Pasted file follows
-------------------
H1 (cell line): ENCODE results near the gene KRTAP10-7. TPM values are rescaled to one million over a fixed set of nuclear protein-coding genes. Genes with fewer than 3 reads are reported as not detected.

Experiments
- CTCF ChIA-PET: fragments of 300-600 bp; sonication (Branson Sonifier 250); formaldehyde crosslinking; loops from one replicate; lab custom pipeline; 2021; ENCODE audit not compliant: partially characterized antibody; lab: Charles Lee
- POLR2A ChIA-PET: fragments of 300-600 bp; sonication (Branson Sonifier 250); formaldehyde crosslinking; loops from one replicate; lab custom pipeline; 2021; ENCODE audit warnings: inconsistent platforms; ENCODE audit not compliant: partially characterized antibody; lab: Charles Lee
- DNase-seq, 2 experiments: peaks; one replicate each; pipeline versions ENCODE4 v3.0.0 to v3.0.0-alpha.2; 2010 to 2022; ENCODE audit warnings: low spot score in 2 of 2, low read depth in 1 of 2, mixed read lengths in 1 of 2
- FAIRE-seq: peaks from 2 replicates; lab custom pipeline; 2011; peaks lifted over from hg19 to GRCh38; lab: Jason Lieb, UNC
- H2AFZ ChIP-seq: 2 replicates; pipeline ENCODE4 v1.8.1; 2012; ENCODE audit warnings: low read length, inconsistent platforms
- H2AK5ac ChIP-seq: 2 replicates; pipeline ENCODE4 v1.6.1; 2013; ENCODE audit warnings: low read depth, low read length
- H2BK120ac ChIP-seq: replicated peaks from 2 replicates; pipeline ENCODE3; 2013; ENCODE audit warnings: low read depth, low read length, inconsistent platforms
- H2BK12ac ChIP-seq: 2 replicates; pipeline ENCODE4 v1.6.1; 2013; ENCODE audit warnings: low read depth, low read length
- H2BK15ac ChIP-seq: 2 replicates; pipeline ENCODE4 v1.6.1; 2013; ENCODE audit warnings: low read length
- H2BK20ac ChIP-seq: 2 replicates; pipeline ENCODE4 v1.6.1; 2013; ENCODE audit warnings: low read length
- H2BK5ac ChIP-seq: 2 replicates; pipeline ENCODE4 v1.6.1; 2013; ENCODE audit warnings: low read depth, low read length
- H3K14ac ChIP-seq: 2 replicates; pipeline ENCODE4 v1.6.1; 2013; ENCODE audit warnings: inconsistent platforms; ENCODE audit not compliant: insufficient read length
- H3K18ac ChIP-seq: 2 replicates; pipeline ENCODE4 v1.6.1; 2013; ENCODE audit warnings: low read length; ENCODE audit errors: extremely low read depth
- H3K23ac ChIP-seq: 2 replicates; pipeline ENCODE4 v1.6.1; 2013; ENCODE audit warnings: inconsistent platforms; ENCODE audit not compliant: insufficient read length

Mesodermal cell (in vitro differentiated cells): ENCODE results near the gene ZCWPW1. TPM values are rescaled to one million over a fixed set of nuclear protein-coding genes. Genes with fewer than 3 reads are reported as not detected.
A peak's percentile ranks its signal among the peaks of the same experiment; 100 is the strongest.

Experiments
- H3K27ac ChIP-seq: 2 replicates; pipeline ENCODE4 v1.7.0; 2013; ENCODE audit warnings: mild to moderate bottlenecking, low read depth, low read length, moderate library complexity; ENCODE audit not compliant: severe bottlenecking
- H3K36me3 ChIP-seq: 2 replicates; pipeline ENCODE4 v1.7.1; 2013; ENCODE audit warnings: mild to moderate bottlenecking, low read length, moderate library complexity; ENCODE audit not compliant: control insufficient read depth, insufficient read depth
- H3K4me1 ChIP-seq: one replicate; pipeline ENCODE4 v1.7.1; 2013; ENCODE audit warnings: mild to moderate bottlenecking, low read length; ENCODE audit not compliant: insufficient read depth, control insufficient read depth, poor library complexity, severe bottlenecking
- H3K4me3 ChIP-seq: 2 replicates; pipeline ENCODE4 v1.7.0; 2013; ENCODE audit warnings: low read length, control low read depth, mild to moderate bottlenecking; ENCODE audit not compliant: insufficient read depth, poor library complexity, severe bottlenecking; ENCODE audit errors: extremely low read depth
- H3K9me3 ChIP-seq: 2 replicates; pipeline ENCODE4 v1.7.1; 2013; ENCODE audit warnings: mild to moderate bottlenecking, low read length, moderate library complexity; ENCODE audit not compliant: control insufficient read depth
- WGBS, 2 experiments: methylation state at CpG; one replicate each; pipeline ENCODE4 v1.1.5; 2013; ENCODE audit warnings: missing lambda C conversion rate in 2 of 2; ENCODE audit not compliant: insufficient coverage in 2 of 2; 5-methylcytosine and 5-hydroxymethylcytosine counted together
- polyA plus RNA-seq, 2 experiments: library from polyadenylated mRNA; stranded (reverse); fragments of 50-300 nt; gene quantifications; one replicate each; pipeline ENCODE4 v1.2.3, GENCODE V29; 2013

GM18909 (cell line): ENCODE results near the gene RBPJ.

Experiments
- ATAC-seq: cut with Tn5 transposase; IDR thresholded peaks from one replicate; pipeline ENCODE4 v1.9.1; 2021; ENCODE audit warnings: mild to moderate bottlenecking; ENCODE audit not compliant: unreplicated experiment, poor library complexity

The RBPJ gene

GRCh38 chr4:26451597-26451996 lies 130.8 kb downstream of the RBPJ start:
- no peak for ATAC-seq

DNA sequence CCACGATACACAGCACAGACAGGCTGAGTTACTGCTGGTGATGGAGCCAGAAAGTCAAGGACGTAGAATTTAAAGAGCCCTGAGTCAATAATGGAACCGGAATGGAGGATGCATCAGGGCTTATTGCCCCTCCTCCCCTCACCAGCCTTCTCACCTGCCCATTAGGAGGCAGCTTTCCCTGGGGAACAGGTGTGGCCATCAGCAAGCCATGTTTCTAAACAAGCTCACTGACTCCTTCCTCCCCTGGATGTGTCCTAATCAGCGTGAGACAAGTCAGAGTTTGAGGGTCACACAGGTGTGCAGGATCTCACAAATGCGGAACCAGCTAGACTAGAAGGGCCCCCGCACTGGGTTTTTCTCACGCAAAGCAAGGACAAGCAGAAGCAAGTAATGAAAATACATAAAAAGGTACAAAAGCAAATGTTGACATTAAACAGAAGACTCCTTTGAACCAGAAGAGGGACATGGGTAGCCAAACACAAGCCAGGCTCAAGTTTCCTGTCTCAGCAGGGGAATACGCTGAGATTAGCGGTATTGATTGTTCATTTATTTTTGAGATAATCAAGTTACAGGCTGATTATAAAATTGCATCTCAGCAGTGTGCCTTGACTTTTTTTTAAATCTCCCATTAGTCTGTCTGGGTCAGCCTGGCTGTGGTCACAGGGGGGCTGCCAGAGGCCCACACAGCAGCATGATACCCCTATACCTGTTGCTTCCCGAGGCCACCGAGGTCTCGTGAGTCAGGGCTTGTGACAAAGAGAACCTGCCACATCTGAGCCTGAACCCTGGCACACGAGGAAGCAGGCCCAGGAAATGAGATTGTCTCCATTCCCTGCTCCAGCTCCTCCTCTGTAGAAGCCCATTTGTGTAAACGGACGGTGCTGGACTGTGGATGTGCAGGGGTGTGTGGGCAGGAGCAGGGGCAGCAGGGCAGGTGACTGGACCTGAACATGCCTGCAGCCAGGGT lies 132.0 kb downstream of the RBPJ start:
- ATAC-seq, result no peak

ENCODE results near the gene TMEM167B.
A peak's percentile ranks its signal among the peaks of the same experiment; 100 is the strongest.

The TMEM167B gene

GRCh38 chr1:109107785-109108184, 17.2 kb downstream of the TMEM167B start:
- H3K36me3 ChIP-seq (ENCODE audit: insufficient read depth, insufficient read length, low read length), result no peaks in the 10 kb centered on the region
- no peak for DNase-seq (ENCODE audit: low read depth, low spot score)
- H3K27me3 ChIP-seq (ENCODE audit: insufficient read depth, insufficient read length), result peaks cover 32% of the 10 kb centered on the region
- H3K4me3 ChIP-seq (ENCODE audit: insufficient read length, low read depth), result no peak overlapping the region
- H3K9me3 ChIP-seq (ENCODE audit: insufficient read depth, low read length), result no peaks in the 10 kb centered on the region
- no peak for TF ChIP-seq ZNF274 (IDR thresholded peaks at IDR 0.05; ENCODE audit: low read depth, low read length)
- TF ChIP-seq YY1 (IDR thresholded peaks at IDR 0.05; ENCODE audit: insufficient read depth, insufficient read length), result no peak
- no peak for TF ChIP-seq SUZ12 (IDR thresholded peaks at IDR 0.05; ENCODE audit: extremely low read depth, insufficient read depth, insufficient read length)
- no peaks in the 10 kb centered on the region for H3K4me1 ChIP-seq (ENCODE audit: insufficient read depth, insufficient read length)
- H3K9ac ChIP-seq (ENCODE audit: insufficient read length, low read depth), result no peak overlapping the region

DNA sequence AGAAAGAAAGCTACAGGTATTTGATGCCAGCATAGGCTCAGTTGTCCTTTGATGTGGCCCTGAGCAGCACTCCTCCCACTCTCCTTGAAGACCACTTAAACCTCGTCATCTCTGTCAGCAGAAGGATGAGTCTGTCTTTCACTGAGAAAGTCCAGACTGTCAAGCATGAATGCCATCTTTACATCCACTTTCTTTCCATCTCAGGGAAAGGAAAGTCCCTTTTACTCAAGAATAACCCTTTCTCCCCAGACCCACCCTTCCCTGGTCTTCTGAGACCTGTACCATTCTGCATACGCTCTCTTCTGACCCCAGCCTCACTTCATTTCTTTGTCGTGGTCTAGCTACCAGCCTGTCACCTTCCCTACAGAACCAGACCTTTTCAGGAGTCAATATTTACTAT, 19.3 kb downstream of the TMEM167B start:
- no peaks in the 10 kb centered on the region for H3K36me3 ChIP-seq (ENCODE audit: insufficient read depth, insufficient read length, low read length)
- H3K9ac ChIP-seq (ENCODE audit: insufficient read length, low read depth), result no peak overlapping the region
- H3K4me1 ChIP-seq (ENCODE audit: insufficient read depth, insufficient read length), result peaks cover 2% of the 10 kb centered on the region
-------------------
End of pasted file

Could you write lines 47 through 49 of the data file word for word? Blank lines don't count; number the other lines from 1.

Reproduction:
- no peaks in the 10 kb centered on the region for H3K4me1 ChIP-seq (ENCODE audit: insufficient read depth, insufficient read length)
- H3K9ac ChIP-seq (ENCODE audit: insufficient read length, low read depth), result no peak overlapping the region

DNA sequence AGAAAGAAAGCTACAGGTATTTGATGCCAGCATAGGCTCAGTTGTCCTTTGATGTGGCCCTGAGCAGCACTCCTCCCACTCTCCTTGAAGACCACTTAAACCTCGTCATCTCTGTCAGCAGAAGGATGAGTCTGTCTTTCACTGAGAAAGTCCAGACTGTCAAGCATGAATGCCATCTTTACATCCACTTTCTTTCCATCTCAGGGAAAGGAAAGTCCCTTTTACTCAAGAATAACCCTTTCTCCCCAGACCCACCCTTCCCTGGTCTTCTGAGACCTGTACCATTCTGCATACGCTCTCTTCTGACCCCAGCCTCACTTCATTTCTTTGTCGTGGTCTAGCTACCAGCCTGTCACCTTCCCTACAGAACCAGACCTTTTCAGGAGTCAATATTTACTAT, 19.3 kb downstream of the TMEM167B start: